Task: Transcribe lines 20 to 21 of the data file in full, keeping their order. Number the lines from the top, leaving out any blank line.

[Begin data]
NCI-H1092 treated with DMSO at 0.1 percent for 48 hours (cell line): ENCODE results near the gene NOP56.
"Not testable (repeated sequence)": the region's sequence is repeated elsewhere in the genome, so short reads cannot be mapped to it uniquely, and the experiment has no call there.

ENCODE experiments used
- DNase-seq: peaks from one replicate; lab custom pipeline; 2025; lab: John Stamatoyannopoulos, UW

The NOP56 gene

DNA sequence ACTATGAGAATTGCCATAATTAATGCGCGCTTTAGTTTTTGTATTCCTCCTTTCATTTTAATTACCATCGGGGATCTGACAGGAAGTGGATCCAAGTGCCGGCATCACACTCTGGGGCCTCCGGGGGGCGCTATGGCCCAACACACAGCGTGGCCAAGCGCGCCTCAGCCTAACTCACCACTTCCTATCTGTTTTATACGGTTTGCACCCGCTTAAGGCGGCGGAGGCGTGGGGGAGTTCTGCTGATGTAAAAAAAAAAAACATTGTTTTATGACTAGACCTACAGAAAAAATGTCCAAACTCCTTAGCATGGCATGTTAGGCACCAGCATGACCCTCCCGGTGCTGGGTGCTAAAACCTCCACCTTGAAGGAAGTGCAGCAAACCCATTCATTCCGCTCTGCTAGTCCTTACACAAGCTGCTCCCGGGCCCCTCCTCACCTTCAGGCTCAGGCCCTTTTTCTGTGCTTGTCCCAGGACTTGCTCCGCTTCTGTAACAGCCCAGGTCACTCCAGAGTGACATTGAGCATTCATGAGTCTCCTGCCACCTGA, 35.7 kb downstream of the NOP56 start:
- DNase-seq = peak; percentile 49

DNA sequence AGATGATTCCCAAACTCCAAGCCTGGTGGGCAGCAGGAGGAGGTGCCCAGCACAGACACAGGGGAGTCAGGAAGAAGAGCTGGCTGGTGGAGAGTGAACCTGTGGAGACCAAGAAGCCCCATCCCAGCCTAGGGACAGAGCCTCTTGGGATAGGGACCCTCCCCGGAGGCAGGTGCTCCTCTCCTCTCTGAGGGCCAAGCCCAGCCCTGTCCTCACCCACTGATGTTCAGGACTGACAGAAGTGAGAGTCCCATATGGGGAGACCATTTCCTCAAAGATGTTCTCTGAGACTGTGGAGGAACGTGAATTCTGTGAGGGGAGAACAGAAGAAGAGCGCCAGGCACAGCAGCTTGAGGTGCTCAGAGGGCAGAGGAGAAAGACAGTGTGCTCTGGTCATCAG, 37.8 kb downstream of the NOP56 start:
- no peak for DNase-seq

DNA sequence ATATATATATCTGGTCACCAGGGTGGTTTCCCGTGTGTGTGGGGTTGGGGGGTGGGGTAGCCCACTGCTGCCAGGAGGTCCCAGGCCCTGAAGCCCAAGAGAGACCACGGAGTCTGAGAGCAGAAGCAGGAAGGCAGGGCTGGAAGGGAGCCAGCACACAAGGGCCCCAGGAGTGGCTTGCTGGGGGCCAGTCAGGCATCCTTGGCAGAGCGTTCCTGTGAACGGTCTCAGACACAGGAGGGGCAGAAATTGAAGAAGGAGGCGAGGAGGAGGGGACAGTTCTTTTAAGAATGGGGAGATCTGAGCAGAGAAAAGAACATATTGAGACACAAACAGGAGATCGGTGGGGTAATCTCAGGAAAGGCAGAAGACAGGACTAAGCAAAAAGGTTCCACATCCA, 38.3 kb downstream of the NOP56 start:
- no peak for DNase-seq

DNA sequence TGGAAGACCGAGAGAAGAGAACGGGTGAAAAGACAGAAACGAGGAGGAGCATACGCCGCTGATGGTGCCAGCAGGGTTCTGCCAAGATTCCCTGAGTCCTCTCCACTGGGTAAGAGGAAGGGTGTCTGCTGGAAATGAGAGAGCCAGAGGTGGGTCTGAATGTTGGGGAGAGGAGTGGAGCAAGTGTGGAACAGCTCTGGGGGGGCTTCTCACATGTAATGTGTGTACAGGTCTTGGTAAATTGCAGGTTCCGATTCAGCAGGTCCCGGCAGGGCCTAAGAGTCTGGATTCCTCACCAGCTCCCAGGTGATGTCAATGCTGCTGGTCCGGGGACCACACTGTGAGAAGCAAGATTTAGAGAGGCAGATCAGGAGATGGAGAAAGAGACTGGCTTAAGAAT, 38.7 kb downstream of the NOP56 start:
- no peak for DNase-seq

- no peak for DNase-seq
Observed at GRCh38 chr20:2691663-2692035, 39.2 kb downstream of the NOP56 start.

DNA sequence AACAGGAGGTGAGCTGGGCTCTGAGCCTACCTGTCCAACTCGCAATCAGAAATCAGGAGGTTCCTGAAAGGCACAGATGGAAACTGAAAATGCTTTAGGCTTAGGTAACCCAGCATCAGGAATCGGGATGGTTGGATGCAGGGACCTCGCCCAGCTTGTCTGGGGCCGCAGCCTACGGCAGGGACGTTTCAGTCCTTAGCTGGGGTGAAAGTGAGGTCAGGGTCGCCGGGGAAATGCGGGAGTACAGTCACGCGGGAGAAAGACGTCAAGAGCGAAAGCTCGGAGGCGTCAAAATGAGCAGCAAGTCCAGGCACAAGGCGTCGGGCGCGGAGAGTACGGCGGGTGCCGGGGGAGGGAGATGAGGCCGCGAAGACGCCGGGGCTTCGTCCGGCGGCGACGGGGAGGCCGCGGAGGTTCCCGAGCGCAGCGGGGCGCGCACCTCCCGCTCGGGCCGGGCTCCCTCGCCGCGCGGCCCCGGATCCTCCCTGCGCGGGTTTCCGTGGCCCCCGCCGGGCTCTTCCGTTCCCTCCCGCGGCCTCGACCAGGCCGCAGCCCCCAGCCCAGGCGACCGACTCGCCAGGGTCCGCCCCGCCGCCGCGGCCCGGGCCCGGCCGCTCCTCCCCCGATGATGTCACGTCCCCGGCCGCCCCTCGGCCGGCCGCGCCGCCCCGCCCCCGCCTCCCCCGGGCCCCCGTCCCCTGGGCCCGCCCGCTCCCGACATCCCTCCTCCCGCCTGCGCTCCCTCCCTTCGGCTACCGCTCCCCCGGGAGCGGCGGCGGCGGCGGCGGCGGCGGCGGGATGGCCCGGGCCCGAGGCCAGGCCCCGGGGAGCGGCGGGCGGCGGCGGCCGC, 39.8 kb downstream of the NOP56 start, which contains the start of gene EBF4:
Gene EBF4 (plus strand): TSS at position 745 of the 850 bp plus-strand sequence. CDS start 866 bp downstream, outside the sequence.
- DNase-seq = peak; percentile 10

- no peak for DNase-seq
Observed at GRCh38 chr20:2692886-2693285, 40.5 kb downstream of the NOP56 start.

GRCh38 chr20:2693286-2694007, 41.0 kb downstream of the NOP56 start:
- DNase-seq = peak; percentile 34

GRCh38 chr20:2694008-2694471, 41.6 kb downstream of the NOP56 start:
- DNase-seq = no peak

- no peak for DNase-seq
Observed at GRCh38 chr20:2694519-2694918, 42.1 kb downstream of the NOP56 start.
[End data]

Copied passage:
Observed at GRCh38 chr20:2692886-2693285, 40.5 kb downstream of the NOP56 start.

GRCh38 chr20:2693286-2694007, 41.0 kb downstream of the NOP56 start: